DETROIT – A man loaded his vehicle with explosives and was planning to attack one of the nation’s largest mosques before law enforcement officers stopped him outside the facility as mourners gathered for a funeral, authorities say.
Dearborn police Chief Ronald Haddad said Sunday that authorities believe Roger Stockham was acting alone in the plot against the suburban Detroit center but still take him “very seriously.” He was arraigned Wednesday on one count of making a false report or threat of terrorism and one count of possessing explosives with an unlawful intent.
Stockham, who is from Southern California, had a large but undisclosed quantity of class-C fireworks including M-80s, which are outlawed in Michigan, Haddad said.
“I was comfortable with the fact that we had taken him off the street — he isn’t going anywhere,” Haddad said. “I think the society he wanted to impact is safe.”
Haddad said Stockham was arrested the evening of Jan. 24 in the parking lot of Islamic Center of America, while a large group was gathered inside. He said police received a 911 call from a resident.
He said Stockham has “a long history of anti-government activities,” though he declined to elaborate.
The chief said he called the mosque leader, Imam Hassan al-Qazwini, early Tuesday to let him know of the arrest, and later met with Qazwini and mosque board members. He said members shared concerns about copycat crimes if the arrest was publicized, and Haddad said he understood.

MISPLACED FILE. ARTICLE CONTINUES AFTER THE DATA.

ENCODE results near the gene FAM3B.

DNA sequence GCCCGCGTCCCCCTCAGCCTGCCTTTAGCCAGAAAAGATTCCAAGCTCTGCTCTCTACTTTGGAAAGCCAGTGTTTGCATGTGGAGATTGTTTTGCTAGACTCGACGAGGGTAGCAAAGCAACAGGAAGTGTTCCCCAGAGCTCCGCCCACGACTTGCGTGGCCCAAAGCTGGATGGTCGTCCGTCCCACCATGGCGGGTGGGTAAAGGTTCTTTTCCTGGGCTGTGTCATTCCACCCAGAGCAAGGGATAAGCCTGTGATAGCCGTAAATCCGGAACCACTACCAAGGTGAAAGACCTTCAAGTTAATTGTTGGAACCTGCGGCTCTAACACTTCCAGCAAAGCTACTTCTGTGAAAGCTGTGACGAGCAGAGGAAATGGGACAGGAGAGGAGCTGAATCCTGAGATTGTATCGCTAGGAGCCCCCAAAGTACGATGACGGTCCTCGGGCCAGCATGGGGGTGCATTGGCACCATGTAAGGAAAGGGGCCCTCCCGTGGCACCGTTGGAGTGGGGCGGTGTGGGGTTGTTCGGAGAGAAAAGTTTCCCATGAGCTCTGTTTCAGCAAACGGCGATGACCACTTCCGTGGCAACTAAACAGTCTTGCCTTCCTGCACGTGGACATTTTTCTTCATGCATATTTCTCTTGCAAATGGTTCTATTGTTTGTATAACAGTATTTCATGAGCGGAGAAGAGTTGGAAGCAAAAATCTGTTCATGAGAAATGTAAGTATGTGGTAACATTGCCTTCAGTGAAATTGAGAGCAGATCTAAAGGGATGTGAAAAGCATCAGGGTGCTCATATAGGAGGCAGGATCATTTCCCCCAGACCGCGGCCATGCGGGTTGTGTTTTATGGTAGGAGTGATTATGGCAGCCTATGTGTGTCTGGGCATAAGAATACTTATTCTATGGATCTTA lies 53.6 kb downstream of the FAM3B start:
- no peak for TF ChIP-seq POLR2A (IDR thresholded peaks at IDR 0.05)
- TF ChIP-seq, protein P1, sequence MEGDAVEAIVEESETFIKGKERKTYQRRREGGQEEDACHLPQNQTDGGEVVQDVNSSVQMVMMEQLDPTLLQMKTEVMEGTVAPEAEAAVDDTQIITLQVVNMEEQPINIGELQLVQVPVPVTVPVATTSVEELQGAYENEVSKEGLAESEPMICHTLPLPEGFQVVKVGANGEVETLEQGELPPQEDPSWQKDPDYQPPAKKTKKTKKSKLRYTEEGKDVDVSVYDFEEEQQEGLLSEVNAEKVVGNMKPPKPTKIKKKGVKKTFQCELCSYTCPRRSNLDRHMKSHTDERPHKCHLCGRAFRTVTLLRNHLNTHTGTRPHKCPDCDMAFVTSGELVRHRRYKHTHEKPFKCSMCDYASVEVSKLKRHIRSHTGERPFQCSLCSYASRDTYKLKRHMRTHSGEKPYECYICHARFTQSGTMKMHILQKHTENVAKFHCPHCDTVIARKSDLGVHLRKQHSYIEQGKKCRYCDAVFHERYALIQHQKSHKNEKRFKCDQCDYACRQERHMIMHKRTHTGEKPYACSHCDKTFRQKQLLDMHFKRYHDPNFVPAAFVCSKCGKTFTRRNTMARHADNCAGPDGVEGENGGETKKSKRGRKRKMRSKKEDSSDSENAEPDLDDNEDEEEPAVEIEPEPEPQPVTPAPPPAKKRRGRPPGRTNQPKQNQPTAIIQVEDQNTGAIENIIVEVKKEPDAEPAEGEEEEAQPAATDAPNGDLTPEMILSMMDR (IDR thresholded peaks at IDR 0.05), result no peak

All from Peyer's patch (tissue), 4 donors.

“We never want to put something out there that gives someone the ‘how-to,'” Haddad said.
Qazwini informed worshippers about the incident during his sermon Friday. The Council on American-Islamic Relations’ Michigan chapter issued a news release Saturday night and the police followed Sunday morning.
Stockham remained jailed Sunday on a $500,000 bond. A preliminary examination is scheduled for Friday.
Police didn’t know whether Stockham had an attorney. A public records search did not turn up a listed number for Stockham, though Haddad said he lives in Imperial Beach, near San Diego.
At a small two-story apartment building in Imperial Beach that records show as Stockham’s last address, resident Landon DeBono said Stockham moved out three or four weeks ago, and said something about being in trouble. DeBono called Stockham a “pretty mellow guy” who spent much of his time at the local Veterans of Foreign Wars post bar.
“He was always by himself,” DeBono told the San Diego Union-Tribune. “Nobody came to visit him.”
Dearborn, located about 10 miles west of Detroit, is the capital of the Detroit area’s Arab-American community, which is one of the largest in the U.S. A third of the city’s 100,000 residents trace their roots to the Arab world.
Kassem Allie, the Islamic Center’s executive administrator, wasn’t able to provide a precise count of worshippers but said the mosque serves several thousand people.